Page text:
How are you looking at houses in a different area? Sometimes people far away have to make an offer just from the listing or realtor walkthrough. The houses get snapped up too quickly to plan for travel to see it in person. I would think in this case, it would be best to sell your house, move to a rental in the new area, and start house hunting. That way you can jump on newly-listed houses and see them right away.
“. . . How are you looking at houses in a different area? Sometimes people far away have to make an offer just from the listing or realtor walkthrough. The houses get snapped up too quickly to plan for travel to see it in person. I would think in this case, it would be best to sell your house, move to a rental in the new area, and start house hunting. That way you can jump on newly-listed houses and see them right away.”
We’ll be moving from the San Jose, California area to a little south of Portland, Oregon. That makes jumping on a newly listed house kind of hard. Reading the answers so far, I’m leaning towards the notion of sell/move to a rental/quickly move on a house with cash in hand and a short close. All of this depends, of course on how hot or not hot the real estate market is in each area come next April.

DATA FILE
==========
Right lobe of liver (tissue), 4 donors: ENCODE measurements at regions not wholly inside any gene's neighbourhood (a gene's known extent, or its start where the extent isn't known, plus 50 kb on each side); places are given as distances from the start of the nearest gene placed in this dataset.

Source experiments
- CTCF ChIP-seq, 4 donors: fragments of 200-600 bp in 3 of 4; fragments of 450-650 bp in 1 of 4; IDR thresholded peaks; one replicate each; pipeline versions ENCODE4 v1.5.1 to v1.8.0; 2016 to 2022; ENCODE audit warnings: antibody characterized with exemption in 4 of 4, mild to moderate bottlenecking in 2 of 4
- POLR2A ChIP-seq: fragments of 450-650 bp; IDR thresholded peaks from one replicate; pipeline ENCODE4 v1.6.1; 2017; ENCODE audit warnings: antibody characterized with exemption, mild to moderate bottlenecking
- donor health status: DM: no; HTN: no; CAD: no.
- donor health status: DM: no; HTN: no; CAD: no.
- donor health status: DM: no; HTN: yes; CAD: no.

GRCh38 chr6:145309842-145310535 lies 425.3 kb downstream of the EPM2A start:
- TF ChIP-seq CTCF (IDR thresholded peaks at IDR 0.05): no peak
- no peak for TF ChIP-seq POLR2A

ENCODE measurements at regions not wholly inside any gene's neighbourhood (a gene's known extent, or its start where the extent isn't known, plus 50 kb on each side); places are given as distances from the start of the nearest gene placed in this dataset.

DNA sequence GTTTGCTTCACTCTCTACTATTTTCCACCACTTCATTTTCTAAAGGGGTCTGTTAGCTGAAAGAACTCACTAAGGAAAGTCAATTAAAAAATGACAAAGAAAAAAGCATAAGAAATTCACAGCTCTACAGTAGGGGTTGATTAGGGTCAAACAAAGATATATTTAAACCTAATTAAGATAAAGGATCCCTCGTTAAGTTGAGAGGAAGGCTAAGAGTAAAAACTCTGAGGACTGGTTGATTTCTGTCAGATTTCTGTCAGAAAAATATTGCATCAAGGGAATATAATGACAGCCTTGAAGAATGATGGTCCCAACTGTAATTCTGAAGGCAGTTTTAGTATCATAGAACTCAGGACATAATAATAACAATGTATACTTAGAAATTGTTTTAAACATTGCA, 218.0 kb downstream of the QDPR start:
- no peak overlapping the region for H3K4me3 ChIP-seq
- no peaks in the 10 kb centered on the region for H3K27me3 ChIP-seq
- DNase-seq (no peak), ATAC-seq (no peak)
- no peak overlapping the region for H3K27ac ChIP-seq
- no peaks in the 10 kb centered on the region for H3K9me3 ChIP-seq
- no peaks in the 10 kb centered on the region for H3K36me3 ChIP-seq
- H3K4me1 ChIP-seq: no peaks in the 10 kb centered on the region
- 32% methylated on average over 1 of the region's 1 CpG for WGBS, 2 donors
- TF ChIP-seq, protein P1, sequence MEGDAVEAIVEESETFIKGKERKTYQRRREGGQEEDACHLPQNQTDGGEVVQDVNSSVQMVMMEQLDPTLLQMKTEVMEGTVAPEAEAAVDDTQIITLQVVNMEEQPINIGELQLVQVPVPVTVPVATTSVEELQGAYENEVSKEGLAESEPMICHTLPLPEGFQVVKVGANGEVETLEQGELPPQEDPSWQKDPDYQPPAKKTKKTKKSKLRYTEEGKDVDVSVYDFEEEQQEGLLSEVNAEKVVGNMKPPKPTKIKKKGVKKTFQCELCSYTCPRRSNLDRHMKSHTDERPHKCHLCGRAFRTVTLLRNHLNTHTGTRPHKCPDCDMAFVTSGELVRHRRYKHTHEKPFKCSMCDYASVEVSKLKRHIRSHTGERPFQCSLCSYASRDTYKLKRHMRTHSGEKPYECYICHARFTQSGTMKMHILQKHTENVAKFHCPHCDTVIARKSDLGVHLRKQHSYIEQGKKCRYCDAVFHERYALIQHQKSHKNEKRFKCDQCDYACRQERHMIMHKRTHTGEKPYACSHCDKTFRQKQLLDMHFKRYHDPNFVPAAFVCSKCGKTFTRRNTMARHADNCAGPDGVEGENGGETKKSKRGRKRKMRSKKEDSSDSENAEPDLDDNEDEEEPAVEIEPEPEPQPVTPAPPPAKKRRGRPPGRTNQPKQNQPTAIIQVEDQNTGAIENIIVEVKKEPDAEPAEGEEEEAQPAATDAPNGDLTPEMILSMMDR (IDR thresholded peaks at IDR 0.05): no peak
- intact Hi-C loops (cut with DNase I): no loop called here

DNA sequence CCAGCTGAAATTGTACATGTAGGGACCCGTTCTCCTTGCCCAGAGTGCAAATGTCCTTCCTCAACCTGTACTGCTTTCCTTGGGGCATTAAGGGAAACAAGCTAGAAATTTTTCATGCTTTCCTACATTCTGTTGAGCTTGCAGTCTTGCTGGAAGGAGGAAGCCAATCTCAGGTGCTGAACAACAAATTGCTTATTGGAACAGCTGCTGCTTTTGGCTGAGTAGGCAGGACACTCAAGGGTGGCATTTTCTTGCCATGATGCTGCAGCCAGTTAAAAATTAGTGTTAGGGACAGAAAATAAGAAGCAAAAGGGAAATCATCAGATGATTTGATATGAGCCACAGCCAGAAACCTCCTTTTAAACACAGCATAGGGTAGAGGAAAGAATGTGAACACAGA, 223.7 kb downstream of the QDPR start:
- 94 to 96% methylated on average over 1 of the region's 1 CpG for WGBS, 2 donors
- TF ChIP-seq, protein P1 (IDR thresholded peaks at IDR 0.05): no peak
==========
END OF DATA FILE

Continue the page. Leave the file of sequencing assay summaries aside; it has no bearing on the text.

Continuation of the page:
We’d really rather not settle for a poorer place in a less desirable neighborhood, as that’s what we’ve had for the last twenty-three years. In our old age we’d like to be in a well-kept standalone house in a safe and clean neighborhood.
I expect that it is not a hot real estate market at all anymore since mortgage rates have gone up by ~2 points in the last 2 months.
After 2 years of houses getting multiple offers over asking within a day or two of listing in my neighborhood, our neighbor listed her house at a reasonable-ish price based on comps and got… 1 lowball in a few weeks.
That could change by next April but it seems unlikely to do so.
Just a lot fewer people can afford to buy a house with rates at 5% than they could at 3%.
Get in touch with a few realtors in the new city and see what they think. They will know if houses with contingency have a chance there or it’s mostly cash offers. It’s probably good to start a relationship with a realtor there anyway so you can get the scoop on the area and which houses are good deals.
Location, location, location. The Bay Area has such a small inventory of homes that it is still a hot market here. Selling, renting with a flexible lease, and then buying seems the way to go, especially because living in a place gives you a much better idea of what areas are good then just visiting. And if ten of your offers get rejected, you have some place to live cheaper than a hotel.